So, in that sense, the nature of opportunity, a constant value, is changing. At the time our nation was founded, opportunity most of all meant the freedom to carve a farm and an existence out of the forest frontier. In the Industrial Age, the progressives saw that it meant something different -- it meant a high school education, a vocational training, preserving competition, protecting American workers from abuses, and keeping children out of the workplace when appropriate.

Today it means mastering new tools and technologies, being able to think broadly, adjust quickly, and being able to keep learning for a lifetime. This morning, for example, at the White House, I met with House and Senate Democrats to push the Congress again to adopt our educational proposals, because I think they are more than ever before at the core of the concept of opportunity, and at the core of our ability to keep changing and building an ever more progressive society.

Even though we balanced the budget these last eight years, and run a surplus, and we've eliminated hundreds of programs, we've also doubled investment in education and training. More than 10 million Americans this year will take advantage of the HOPE Scholarship and Lifelong Learning tax credit. We reorganized the student loan program to save students $8 billion in student loan repayments since 1993. We raised the minimum wage -- an old tool that I think is still very important in new times. And I hope we can raise it again before the Congress goes home.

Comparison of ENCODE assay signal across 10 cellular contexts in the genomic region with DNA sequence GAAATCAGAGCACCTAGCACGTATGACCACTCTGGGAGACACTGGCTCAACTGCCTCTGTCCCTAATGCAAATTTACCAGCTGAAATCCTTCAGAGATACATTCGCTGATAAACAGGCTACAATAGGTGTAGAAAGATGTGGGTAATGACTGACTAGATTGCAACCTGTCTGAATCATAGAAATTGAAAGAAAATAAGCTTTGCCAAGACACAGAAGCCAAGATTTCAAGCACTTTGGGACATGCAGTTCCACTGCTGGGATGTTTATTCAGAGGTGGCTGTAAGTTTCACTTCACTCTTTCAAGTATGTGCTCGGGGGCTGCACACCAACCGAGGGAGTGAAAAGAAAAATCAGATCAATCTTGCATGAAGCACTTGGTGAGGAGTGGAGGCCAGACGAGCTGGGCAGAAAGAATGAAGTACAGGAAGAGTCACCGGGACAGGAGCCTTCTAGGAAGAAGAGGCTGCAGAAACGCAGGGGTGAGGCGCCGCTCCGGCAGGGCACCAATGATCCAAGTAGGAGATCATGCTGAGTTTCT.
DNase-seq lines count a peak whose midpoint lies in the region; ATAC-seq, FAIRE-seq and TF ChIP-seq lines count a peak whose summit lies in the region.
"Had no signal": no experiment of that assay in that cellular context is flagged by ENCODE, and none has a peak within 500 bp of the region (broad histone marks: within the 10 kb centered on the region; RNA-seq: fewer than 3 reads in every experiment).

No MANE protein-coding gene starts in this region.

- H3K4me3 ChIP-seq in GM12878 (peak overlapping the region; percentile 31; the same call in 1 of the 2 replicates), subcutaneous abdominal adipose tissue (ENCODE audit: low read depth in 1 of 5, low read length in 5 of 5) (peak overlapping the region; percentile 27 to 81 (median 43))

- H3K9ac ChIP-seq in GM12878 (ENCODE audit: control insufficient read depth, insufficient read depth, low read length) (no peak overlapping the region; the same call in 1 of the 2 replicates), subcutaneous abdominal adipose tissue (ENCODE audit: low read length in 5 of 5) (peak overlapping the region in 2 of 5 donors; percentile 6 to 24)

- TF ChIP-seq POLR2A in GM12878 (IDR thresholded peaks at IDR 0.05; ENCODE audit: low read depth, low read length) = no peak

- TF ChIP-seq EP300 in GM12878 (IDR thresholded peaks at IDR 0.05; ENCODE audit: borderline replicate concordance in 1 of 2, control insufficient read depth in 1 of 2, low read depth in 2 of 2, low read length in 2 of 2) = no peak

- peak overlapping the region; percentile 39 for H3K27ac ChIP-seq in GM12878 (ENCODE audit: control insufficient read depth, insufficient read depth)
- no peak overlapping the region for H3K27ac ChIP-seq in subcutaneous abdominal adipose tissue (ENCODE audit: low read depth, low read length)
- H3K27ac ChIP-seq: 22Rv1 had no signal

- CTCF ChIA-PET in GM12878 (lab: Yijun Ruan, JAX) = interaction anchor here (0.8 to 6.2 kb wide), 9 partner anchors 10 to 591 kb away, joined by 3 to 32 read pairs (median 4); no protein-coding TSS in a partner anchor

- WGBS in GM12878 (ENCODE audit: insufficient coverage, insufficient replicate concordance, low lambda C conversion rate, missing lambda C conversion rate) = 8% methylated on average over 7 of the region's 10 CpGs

But we took a new tool, the earned income tax credit, and doubled it so that it's helping this year alone 15 million families to work their way into the middle class. We adopted an empowerment zone program that the Vice President ran so ably, which has enabled thousands of jobs to be created in communities that otherwise would have been totally left behind in this economic recovery because they were remote or poor, because they didn't have people with a lot of skills that were well-suited to the trends of the times.

We created community development financial institutions to get capital to people who couldn't go into a normal bank and produce a record that would generate a loan. We also did as much as we could to try to help people move from welfare to work, and to take maximum advantage of the new economy by investing in education, child care and transportation -- recognizing that we live in a place where very often the pool of available workers is here, usually in a city, and the pool of available jobs at their skill level is here, usually in the suburbs, usually with no public transport in between.

To try to help people balance work and family, the United States began to join what most other industrial nations have been doing for years, by adopting the Family and Medical Leave law, which now over 20 million Americans have used to take some time off when a baby is born or when a family member is sick without losing their job.